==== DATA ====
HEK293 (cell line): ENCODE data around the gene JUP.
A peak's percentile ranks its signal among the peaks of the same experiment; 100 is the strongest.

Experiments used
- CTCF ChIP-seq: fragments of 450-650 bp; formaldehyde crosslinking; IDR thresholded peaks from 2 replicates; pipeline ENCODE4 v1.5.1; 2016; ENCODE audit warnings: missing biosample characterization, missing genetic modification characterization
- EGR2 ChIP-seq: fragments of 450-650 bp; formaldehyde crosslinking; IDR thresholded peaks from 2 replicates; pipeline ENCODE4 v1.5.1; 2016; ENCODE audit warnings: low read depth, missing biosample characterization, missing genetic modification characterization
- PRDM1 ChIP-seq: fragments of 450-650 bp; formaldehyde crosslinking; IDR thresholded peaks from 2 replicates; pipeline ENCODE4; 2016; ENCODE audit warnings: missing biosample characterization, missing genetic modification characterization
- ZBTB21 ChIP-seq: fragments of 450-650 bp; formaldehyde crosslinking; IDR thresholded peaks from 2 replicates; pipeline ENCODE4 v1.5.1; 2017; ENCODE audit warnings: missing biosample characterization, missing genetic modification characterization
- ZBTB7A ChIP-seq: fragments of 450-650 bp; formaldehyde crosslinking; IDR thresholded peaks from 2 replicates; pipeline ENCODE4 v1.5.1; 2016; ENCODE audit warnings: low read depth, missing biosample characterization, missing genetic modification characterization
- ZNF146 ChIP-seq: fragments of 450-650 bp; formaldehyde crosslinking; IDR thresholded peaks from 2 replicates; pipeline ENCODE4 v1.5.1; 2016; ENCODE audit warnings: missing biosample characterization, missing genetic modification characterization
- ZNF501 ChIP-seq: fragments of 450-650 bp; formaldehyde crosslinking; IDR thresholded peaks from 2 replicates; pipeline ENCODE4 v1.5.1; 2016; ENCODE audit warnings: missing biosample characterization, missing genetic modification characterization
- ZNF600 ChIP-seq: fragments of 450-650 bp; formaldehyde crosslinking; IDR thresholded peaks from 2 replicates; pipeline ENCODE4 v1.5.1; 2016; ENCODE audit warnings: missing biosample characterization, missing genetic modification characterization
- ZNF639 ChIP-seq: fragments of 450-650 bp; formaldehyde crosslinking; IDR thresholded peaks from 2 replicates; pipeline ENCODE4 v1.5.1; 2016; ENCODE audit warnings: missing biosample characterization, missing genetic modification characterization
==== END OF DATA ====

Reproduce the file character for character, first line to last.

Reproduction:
HEK293 (cell line): ENCODE data around the gene JUP.
A peak's percentile ranks its signal among the peaks of the same experiment; 100 is the strongest.

Experiments used
- CTCF ChIP-seq: fragments of 450-650 bp; formaldehyde crosslinking; IDR thresholded peaks from 2 replicates; pipeline ENCODE4 v1.5.1; 2016; ENCODE audit warnings: missing biosample characterization, missing genetic modification characterization
- EGR2 ChIP-seq: fragments of 450-650 bp; formaldehyde crosslinking; IDR thresholded peaks from 2 replicates; pipeline ENCODE4 v1.5.1; 2016; ENCODE audit warnings: low read depth, missing biosample characterization, missing genetic modification characterization
- PRDM1 ChIP-seq: fragments of 450-650 bp; formaldehyde crosslinking; IDR thresholded peaks from 2 replicates; pipeline ENCODE4; 2016; ENCODE audit warnings: missing biosample characterization, missing genetic modification characterization
- ZBTB21 ChIP-seq: fragments of 450-650 bp; formaldehyde crosslinking; IDR thresholded peaks from 2 replicates; pipeline ENCODE4 v1.5.1; 2017; ENCODE audit warnings: missing biosample characterization, missing genetic modification characterization
- ZBTB7A ChIP-seq: fragments of 450-650 bp; formaldehyde crosslinking; IDR thresholded peaks from 2 replicates; pipeline ENCODE4 v1.5.1; 2016; ENCODE audit warnings: low read depth, missing biosample characterization, missing genetic modification characterization
- ZNF146 ChIP-seq: fragments of 450-650 bp; formaldehyde crosslinking; IDR thresholded peaks from 2 replicates; pipeline ENCODE4 v1.5.1; 2016; ENCODE audit warnings: missing biosample characterization, missing genetic modification characterization
- ZNF501 ChIP-seq: fragments of 450-650 bp; formaldehyde crosslinking; IDR thresholded peaks from 2 replicates; pipeline ENCODE4 v1.5.1; 2016; ENCODE audit warnings: missing biosample characterization, missing genetic modification characterization
- ZNF600 ChIP-seq: fragments of 450-650 bp; formaldehyde crosslinking; IDR thresholded peaks from 2 replicates; pipeline ENCODE4 v1.5.1; 2016; ENCODE audit warnings: missing biosample characterization, missing genetic modification characterization
- ZNF639 ChIP-seq: fragments of 450-650 bp; formaldehyde crosslinking; IDR thresholded peaks from 2 replicates; pipeline ENCODE4 v1.5.1; 2016; ENCODE audit warnings: missing biosample characterization, missing genetic modification characterization